Another memorable moment was a visit to an ancient Hindu temple. The visitors were Christians. Their driver was a Muslim. Their guides were Hindu and Buddhist.

“We all got along fine,” Everett says.

Rev. Mark Wright and Kathy Wright found themselves among a diverse group on the trip to India that they took in late January and early February. Among the team that went to offer pastor conferences and Vacation Bible School were people from the countries of Brazil and Mexico and from the state of Kansas.

“It’s amazing home a common purpose bonds us,” said Kathy Wright.

The Wrights traveled with Dr. Ray Easley from their congregation at Brandywine Community Church. Easley was a college professor in Mississippi in the early 1980s when he met Ghuna Kumar. Mark Wright said Kumar has planted hundreds of churches in the years since then and called him a modern-day Apostle Paul. Kumar invited a group to come train pastors. They led classes for about 200 pastors and their wives.

The Wrights participated in a baptism ceremony during the trip.

“The baptisms there were so cool,” Mark Wright said. “It’s a big deal, because they’re going from one faith to another, and often persecuted for it.”

Because many names are derived from names for Hindu gods, the ceremony includes a new name for the new believer. The Wrights got to help name some of those baptized. “They record it, and that’s what they go by,” Kathy Wright said.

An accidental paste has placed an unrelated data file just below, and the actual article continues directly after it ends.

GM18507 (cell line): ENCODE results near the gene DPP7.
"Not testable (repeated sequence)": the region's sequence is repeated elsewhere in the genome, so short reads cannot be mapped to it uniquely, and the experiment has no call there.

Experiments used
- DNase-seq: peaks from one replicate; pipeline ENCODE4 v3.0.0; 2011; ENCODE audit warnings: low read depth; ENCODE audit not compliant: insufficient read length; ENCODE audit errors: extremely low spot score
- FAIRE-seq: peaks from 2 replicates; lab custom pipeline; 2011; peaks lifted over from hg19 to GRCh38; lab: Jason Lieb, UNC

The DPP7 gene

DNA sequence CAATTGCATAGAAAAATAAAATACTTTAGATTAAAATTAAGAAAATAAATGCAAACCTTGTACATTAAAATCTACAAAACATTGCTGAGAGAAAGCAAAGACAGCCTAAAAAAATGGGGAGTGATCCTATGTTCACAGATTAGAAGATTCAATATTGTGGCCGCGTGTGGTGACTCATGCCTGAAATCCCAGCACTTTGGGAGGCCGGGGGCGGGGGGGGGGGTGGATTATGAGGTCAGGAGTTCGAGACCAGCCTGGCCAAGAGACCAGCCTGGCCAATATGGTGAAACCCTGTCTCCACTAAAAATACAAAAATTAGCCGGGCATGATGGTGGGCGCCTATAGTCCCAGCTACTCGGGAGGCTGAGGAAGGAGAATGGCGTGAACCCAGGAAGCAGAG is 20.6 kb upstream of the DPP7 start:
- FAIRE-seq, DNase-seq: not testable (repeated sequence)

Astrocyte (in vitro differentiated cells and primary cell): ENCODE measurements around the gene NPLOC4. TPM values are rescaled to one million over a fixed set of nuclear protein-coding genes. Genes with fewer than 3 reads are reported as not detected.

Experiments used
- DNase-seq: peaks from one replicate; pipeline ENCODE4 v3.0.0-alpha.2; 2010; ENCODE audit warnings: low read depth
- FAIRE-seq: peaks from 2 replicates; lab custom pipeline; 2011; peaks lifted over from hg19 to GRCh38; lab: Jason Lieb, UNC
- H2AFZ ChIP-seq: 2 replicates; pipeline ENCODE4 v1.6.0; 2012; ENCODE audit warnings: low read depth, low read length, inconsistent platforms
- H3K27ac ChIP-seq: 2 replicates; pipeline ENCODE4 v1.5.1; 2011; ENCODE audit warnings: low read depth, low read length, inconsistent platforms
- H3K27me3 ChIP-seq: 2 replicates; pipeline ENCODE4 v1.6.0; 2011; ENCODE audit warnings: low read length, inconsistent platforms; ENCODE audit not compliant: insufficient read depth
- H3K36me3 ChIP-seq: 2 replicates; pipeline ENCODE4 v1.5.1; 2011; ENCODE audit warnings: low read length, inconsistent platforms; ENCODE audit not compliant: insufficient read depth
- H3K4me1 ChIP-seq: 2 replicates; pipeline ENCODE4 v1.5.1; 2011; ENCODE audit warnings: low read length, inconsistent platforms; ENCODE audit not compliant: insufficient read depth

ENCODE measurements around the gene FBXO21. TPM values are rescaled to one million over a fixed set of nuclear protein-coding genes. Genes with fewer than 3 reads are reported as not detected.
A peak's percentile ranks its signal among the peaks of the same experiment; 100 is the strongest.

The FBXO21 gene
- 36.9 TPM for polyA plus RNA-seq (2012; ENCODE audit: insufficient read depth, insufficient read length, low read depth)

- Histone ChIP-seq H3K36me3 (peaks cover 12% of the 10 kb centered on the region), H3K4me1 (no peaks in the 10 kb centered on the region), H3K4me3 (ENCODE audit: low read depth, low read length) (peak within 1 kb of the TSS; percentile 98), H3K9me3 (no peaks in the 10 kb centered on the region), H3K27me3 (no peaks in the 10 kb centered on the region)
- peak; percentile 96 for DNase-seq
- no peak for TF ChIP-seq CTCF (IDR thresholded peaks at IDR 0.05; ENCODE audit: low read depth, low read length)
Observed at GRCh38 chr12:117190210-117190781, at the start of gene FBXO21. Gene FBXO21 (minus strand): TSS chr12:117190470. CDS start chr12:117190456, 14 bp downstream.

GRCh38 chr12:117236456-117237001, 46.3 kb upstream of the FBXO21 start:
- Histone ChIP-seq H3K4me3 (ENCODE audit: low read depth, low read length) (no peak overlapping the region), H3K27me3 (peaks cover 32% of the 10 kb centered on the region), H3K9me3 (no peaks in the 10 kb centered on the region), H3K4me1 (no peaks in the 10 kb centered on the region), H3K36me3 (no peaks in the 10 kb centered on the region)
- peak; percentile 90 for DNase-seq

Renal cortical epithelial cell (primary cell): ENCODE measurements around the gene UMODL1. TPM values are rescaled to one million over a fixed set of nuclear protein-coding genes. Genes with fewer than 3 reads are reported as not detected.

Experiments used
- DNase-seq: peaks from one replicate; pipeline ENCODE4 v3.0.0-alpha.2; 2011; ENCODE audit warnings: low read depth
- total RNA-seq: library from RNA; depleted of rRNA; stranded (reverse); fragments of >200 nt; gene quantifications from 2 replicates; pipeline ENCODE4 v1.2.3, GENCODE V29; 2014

The person baptized receives Communion for the first time before even stepping out of the baptism waters. The person also receives a Bible and new clothes. “It’s all symbolic of newness,” Mark Wright said.

Group members also met with women at a sewing school and a medical school started by Kumar’s ministry. Women at the school receive a sewing machine when they graduate to help them start their own businesses. Women in the medical school receive training to become lab technicians or licensed practical nurses. Students do not have to be Christians to participate in the program, but the curriculum does include Christian devotions and prayer.

Kathy Wright and other women in the visiting group were dressed in saris by the students; it broke the ice. The next day, one of the young women ran across the courtyard to grasp her hand in friendship and walk in with her. It’s a moment she treasured from the trip.

Another such moment was when she gathered a group of pastors’ wives to talk about their dreams with a translator and a videographer. One woman talked about biking into the mountains with her husband to share their faith. One older woman said she wants to run faster than she has before in that same work.

Kumar’s son, Joel, plans to visit Brandywine in a few days. Mark Wright referred to the book “Experiencing God,” which urges joining God where God is already at work. “We see that there” in India, he said, and so he ponders ways to continue to encourage pastors in India and come alongside them in their work.

“I’d love to have an opportunity to train more,” he said.

Learn more

-Disciples of Christ partnership in India:


-Ghuna Kumar’s ministry:



-Manubhai Mecwan welcomes calls from those with prayer requests or spiritual questions. Call him at 317-985-0322. Learn more about his ministry at www.fcfindy.org.

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Anne Smith is a reporter at the Greenfield Daily Reporter. She can be reached at asmith@greenfieldreporter.com